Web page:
Acute necrosis of the skin occurs rarely in infants. Previous reports concerning this condition have emphasized bacterial infection as a primary cause. Very little attention has been given to the Shwartzman phenomenon as an etiologic factor. Our interest in this problem was stimulated by an infant we recently cared for at the Children's Memorial Hospital.
Report of Case
A 7-week-old American Indian girl was admitted to the hospital on Sept. 3, 1957, because of purulent drainage from both ears and a rash. She had been sick for eight days with a fever and cough. The cough had subsided before admission. Five days after the onset of the illness she developed a rash which involved only the face and then spread over the trunk and extremities. She received no medication before hospitalization.She was the product of a normal pregnancy and delivery. Her birth weight was 7 lb. 6 oz. Her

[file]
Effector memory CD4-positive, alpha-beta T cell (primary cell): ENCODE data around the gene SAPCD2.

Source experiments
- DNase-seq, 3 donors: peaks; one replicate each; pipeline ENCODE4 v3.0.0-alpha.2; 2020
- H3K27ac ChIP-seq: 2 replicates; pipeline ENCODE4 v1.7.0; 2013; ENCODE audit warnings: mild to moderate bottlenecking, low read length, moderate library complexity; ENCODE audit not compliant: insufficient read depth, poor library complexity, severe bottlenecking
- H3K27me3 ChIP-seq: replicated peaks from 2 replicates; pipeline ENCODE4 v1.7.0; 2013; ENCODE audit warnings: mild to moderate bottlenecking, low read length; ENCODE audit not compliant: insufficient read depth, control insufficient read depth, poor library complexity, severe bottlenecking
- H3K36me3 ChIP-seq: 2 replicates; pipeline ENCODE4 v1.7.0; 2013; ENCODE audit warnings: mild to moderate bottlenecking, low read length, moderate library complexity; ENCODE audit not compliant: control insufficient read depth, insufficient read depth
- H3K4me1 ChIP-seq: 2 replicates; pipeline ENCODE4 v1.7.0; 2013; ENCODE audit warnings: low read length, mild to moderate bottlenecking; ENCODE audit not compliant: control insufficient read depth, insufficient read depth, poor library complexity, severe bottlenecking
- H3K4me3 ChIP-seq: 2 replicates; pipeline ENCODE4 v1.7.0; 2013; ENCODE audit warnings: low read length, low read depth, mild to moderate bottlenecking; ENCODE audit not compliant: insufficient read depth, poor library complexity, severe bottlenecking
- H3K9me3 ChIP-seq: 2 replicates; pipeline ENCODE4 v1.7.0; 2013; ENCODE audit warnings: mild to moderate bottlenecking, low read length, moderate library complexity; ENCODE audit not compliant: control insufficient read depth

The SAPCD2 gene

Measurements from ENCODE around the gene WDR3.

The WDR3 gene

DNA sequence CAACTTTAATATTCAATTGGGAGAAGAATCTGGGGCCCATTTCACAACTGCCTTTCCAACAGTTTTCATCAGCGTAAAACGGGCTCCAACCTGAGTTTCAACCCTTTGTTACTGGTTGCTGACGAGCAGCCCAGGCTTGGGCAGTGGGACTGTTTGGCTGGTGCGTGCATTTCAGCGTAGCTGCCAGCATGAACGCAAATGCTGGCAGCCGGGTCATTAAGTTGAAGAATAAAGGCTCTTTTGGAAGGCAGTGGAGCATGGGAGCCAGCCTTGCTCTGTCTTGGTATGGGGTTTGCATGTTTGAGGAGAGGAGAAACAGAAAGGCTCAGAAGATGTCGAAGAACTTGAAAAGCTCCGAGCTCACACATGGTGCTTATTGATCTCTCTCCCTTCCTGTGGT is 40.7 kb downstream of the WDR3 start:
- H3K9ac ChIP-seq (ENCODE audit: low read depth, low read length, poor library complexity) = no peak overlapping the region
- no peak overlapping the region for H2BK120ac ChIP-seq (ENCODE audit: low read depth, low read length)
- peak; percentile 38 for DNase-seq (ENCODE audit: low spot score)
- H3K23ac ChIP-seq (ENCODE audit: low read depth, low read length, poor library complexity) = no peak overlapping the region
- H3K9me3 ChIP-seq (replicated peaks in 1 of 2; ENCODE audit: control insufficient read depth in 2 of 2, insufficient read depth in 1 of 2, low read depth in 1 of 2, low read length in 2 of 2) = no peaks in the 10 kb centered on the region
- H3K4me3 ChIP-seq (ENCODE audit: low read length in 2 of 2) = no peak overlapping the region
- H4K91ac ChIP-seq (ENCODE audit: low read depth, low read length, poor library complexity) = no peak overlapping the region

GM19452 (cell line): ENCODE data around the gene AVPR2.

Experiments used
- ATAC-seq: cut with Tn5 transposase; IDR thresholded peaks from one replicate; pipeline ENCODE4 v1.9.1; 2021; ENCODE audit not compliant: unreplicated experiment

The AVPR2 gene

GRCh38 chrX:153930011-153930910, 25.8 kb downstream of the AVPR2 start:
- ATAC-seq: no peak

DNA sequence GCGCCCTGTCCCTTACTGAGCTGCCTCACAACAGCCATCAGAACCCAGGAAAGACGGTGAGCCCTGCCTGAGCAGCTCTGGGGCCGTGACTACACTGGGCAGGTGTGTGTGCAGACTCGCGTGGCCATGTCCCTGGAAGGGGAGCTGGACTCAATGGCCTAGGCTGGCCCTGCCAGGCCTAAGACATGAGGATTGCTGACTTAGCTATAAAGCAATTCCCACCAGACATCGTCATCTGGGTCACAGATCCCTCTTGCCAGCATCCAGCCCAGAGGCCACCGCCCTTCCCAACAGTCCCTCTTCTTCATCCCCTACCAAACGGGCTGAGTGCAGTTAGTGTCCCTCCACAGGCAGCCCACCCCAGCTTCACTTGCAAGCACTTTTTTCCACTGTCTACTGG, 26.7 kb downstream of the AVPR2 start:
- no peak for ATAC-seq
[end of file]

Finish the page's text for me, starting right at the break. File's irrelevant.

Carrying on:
ROBERT M. KOHLENBRENER, JOHN J. BOEHM, ALFRED B. FALK. Pyoderma GangrenosumPseudomonas Infection Versus the Shwartzman Phenomenon. AMA Am J Dis Child. 1958;96(6):741–743. doi:10.1001/archpedi.1958.02060060743017